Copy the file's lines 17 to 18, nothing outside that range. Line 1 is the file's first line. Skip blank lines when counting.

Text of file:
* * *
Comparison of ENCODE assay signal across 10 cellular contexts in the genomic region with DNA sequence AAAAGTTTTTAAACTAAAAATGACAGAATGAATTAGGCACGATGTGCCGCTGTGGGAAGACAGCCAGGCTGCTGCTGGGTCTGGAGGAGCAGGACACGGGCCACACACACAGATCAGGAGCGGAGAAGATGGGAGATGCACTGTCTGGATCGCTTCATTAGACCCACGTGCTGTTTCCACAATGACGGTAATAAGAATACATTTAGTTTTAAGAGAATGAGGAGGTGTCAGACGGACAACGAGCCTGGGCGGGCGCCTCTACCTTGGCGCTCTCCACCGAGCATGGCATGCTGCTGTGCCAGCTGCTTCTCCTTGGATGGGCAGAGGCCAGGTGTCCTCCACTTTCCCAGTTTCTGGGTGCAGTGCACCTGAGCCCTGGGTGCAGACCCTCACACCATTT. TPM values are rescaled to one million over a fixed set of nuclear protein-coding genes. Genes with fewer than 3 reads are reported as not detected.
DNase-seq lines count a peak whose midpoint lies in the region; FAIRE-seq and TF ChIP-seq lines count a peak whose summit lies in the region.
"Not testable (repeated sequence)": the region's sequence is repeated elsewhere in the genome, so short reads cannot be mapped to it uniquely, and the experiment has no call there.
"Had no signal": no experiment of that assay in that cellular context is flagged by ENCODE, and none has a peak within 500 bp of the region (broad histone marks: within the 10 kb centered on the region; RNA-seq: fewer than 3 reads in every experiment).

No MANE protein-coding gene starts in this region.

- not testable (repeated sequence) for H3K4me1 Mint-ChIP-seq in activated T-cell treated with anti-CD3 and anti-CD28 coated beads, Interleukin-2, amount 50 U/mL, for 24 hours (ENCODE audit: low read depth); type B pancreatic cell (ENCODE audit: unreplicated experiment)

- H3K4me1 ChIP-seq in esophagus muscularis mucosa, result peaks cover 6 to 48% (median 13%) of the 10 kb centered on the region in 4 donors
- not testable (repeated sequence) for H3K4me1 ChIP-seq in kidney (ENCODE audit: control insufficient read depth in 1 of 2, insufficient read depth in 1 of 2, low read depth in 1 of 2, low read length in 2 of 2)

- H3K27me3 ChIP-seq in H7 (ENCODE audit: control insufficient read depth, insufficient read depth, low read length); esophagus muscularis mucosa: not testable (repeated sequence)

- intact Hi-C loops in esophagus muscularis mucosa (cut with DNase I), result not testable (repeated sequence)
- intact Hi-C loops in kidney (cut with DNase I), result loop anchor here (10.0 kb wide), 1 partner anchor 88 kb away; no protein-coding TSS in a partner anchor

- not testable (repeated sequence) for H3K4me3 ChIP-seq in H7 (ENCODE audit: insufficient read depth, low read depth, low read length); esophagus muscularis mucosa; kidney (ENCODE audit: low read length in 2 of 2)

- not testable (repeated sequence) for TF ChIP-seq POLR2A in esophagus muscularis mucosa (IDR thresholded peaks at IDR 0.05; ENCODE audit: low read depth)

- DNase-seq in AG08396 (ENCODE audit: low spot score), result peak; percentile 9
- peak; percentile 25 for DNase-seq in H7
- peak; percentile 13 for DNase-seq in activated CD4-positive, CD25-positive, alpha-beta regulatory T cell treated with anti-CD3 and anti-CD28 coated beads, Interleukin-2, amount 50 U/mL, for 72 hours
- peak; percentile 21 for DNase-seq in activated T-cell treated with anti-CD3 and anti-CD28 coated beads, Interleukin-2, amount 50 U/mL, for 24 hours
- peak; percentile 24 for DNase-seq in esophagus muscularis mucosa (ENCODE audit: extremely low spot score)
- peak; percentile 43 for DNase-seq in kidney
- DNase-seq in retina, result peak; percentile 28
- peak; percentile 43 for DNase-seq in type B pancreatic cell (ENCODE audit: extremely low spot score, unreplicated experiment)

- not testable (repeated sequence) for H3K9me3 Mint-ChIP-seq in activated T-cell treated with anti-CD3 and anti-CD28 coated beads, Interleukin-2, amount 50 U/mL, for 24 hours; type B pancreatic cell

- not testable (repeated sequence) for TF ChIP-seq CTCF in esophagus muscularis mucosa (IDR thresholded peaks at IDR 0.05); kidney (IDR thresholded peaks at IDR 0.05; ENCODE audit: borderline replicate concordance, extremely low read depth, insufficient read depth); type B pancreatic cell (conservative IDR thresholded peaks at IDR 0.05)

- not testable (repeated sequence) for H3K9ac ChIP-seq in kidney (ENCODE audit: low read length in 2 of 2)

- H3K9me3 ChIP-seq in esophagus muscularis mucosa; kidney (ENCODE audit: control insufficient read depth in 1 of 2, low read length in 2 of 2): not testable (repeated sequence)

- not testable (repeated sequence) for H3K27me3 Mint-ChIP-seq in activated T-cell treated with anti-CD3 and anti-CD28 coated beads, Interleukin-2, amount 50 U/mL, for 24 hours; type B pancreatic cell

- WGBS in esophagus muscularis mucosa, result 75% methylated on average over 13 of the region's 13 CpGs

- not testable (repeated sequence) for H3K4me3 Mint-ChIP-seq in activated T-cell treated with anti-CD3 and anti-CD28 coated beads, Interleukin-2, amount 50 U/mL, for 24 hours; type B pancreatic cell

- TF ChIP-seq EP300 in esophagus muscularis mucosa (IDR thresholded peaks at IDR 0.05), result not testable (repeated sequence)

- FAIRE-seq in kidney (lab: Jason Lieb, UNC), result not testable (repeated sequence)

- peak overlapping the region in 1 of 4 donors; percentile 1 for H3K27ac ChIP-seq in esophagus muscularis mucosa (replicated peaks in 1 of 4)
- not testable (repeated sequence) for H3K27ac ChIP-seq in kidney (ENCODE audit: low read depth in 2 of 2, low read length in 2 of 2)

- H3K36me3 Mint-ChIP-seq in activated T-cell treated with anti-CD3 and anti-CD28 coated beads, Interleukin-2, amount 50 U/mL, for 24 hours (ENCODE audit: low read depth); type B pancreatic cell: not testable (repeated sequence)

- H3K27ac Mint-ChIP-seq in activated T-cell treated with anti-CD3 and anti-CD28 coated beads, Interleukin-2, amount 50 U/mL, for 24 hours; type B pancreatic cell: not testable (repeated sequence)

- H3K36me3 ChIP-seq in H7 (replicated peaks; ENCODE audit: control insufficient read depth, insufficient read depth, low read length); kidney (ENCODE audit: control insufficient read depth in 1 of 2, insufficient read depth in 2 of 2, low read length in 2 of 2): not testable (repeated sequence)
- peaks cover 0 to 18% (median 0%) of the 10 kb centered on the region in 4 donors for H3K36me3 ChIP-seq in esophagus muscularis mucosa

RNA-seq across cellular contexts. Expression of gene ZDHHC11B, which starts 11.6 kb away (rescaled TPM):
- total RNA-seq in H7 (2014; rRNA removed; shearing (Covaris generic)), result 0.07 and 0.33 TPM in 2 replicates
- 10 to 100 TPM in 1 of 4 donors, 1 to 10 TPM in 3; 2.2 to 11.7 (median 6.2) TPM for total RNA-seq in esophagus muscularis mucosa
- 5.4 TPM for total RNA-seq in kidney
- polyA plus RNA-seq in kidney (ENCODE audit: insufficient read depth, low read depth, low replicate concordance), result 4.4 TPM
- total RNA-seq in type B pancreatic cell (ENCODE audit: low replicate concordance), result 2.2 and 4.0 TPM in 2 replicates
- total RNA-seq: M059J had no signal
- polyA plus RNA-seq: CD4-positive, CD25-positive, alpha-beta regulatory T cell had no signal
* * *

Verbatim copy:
- peak; percentile 21 for DNase-seq in activated T-cell treated with anti-CD3 and anti-CD28 coated beads, Interleukin-2, amount 50 U/mL, for 24 hours
- peak; percentile 24 for DNase-seq in esophagus muscularis mucosa (ENCODE audit: extremely low spot score)